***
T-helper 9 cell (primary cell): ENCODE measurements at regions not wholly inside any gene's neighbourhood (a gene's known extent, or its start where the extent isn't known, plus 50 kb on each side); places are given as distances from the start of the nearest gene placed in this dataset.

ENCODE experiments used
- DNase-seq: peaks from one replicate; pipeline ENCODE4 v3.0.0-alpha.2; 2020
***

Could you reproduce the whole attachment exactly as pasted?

T-helper 9 cell (primary cell): ENCODE measurements at regions not wholly inside any gene's neighbourhood (a gene's known extent, or its start where the extent isn't known, plus 50 kb on each side); places are given as distances from the start of the nearest gene placed in this dataset.

ENCODE experiments used
- DNase-seq: peaks from one replicate; pipeline ENCODE4 v3.0.0-alpha.2; 2020